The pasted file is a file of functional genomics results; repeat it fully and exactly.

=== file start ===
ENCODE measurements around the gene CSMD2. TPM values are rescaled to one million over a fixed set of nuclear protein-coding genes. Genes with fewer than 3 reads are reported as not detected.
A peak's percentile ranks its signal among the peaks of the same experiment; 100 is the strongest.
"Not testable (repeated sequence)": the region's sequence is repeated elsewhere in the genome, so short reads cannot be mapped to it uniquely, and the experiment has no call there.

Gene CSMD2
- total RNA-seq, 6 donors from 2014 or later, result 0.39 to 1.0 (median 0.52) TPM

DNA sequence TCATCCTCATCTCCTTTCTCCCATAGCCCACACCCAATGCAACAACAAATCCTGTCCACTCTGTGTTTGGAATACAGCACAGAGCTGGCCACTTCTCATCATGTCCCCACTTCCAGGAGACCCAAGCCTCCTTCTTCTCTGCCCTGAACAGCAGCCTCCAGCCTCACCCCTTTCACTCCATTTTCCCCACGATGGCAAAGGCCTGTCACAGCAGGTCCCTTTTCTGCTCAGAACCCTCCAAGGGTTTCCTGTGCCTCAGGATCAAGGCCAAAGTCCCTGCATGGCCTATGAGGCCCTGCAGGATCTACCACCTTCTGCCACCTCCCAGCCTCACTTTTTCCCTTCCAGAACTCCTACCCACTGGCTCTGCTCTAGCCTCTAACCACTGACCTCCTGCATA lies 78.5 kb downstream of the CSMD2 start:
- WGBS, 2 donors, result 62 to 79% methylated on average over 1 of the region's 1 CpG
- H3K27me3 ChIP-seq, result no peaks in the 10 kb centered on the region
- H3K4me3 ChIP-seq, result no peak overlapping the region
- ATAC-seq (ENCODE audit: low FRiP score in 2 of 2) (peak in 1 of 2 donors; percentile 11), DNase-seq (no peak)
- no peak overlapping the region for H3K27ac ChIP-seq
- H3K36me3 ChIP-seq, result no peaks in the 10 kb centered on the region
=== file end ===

ENCODE measurements around the gene CSMD2. TPM values are rescaled to one million over a fixed set of nuclear protein-coding genes. Genes with fewer than 3 reads are reported as not detected.
A peak's percentile ranks its signal among the peaks of the same experiment; 100 is the strongest.
"Not testable (repeated sequence)": the region's sequence is repeated elsewhere in the genome, so short reads cannot be mapped to it uniquely, and the experiment has no call there.

Gene CSMD2
- total RNA-seq, 6 donors from 2014 or later, result 0.39 to 1.0 (median 0.52) TPM

DNA sequence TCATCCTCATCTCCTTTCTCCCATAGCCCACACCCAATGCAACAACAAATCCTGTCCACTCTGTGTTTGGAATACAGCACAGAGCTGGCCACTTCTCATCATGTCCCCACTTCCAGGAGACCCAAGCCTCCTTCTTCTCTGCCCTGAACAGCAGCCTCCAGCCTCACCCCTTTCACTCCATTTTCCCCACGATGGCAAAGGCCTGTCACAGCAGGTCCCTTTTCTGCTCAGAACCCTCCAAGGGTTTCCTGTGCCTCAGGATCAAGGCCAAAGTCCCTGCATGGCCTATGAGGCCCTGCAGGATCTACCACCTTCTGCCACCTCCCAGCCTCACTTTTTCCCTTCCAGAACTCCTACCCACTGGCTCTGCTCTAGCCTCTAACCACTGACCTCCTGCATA lies 78.5 kb downstream of the CSMD2 start:
- WGBS, 2 donors, result 62 to 79% methylated on average over 1 of the region's 1 CpG
- H3K27me3 ChIP-seq, result no peaks in the 10 kb centered on the region
- H3K4me3 ChIP-seq, result no peak overlapping the region
- ATAC-seq (ENCODE audit: low FRiP score in 2 of 2) (peak in 1 of 2 donors; percentile 11), DNase-seq (no peak)
- no peak overlapping the region for H3K27ac ChIP-seq
- H3K36me3 ChIP-seq, result no peaks in the 10 kb centered on the region